2. I am a straight Christian, and I mourn with you. </3 My heart breaks for the victims — not only the dead and wounded and their families, but also all those in the LGBTQ community who are afraid they might be murdered simply for existing, and living honestly.


  3. Dear Queer community.

    Shit!, and yes. I am afraid. Afraid that I will loose the one group of people that have affirmed me even though my heart screams in pain at what has happened to my queer friends; the beautiful individuals at Pulse; to the queer person after person coming into this coffee shop today sobbing; meeting with friends and shaking with grief. I choke back my own tears. I don’t know how to sit with you in this. I’m afraid I haven’t earned the right to ask to sit with you in this. I have years of fucked up theology in my head that I’m still trying unpack. And while I deeply want you to know I’m sitting with you, I’m afraid I’ll say something that will add to you’re trauma. Afraid that it is selfish of me to expect you bear my fumbling attempts to do so in this moment. I’m afraid I will not love you well enough. My heart is broken for you. I ache when I see that most of my FB feed is filled with Christians who’s main concern seems to be with their right to bare arms. I am so sorry that I have stepped over you out of fear. I’ve been wanting to tell you that I’m here; That I don’t want want to be afraid; I want to love you better than I have; that you are image bearers, that you are beautiful and fully acceptable as you are and how devastated I feel over you being gunned down in opposition to that truth. I’m so sorry for what happened and for my silence. I am sorry that you feel so alone in this and I’m sorry for my contribution to your trauma through my silence. I want you to know that I’d like to be present with you as you heal. I want you to know that I fully affirm you. And I want you to know that I expect it just might not feel safe enough right now for you to let me do so. But just know this matters to me; You matter to me and my heart breaks with you for what happened to you. I am so sorry.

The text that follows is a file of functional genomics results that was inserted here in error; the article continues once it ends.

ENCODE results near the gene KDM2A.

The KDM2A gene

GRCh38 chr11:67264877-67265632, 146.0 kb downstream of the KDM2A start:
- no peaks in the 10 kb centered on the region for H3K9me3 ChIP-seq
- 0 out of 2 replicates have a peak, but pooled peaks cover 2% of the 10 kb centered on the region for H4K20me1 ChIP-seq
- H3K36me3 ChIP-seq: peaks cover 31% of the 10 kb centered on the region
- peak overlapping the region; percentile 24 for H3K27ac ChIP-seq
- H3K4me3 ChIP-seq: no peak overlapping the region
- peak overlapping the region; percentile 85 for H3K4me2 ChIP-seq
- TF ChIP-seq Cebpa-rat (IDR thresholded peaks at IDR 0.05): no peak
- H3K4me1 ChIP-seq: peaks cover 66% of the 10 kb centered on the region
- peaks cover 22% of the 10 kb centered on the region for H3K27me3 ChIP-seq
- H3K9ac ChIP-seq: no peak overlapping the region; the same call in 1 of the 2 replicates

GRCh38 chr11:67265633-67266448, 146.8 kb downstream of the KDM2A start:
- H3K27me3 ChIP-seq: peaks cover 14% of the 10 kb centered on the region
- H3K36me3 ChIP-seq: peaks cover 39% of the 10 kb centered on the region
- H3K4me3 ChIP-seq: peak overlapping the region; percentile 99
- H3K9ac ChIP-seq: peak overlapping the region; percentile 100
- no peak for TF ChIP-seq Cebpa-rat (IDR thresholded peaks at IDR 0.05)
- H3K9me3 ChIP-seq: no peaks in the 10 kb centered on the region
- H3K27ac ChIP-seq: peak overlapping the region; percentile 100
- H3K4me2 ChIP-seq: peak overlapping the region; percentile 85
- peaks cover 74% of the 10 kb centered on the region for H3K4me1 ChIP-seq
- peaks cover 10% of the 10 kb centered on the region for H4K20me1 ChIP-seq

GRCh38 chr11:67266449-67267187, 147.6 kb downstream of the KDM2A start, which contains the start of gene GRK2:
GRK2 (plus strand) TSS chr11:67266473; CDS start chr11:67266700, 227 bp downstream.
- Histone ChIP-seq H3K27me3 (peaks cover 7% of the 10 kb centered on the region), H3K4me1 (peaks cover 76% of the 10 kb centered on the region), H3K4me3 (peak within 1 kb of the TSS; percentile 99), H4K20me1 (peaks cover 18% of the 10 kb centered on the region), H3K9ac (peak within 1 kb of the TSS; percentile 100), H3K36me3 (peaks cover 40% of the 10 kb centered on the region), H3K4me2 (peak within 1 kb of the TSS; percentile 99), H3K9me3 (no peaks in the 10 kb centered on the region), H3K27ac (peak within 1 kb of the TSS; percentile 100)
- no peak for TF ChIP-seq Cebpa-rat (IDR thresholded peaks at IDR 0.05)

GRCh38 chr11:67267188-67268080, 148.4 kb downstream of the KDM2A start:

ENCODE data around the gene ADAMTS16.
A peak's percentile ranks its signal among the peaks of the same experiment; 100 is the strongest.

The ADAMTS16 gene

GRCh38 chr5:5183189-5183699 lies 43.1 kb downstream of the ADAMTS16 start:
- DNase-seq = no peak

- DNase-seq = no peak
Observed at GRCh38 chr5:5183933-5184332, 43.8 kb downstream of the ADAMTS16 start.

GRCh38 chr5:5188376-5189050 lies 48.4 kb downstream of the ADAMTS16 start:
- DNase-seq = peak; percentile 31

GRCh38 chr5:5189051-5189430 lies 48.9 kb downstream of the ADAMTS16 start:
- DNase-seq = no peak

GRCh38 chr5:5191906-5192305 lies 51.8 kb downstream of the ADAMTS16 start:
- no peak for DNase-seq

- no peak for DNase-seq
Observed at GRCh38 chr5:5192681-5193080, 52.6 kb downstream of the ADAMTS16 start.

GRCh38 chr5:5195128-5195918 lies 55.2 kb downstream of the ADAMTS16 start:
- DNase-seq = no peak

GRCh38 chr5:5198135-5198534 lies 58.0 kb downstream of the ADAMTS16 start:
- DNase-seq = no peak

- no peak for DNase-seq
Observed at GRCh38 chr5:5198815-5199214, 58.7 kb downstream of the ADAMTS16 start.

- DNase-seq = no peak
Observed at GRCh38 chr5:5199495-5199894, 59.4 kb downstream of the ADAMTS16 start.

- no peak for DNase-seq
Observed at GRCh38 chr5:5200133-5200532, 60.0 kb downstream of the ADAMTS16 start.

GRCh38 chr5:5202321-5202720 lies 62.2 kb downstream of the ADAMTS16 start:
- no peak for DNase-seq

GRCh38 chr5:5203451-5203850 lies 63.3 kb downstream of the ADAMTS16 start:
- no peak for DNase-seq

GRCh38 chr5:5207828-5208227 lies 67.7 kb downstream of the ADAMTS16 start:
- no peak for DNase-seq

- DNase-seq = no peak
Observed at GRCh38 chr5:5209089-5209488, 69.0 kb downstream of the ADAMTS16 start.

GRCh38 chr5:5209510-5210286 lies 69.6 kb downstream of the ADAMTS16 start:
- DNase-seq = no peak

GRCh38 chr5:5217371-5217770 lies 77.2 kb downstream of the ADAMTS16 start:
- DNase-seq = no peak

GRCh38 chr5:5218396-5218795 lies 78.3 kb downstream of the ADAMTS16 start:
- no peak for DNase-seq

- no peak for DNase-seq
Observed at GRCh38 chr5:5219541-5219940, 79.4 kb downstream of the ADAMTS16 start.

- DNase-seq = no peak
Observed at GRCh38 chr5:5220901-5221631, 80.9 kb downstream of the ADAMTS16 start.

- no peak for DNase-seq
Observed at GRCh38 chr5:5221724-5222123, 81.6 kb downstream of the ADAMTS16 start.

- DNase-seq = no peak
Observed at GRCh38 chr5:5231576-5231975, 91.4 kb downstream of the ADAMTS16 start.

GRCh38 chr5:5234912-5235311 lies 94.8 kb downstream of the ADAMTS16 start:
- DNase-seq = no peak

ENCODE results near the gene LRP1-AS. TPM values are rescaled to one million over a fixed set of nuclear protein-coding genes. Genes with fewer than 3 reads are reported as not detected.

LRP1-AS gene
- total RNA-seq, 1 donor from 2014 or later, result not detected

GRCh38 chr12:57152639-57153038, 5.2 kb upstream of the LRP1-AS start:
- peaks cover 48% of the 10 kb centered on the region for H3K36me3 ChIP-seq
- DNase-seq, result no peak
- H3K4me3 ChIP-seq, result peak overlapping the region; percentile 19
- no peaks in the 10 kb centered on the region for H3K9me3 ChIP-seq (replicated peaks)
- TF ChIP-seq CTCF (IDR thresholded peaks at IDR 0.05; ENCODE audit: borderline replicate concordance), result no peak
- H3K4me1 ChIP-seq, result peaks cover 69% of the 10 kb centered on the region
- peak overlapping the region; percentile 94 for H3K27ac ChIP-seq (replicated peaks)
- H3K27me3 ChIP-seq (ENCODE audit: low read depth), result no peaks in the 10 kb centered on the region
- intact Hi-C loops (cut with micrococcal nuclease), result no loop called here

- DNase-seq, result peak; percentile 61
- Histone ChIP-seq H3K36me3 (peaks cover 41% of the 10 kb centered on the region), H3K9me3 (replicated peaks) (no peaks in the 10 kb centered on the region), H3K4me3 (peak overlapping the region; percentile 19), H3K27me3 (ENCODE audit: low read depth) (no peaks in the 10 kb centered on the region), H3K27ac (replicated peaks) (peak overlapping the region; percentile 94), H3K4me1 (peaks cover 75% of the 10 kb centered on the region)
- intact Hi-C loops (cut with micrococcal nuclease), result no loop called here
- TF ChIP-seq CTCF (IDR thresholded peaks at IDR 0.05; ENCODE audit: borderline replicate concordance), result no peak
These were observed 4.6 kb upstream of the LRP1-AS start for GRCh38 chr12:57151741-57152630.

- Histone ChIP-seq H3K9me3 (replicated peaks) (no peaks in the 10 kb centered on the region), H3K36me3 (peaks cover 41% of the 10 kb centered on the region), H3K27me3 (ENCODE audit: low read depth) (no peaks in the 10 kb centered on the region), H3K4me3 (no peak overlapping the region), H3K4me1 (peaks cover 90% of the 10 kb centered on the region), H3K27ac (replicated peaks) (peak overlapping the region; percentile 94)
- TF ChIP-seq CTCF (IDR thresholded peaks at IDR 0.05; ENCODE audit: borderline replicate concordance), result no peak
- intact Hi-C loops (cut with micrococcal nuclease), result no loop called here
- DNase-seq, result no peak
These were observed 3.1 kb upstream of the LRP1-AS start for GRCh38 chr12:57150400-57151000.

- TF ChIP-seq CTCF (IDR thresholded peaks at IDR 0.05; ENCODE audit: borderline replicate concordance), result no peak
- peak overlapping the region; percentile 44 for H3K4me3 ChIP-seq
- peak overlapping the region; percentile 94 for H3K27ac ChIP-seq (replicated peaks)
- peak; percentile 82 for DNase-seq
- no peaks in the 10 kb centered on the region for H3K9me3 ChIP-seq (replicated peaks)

This Christian Girl who’s starting to realize she’s acceptable as she is, and has realized lots of other people are too, in the process.

    Liked by 2 people

    1. Nicole, thank you for being so honest and thank you for your words … they mean a lot to many of us – more than you probably know. So thank you – you don’t have to be perfect – just standing by us is enough.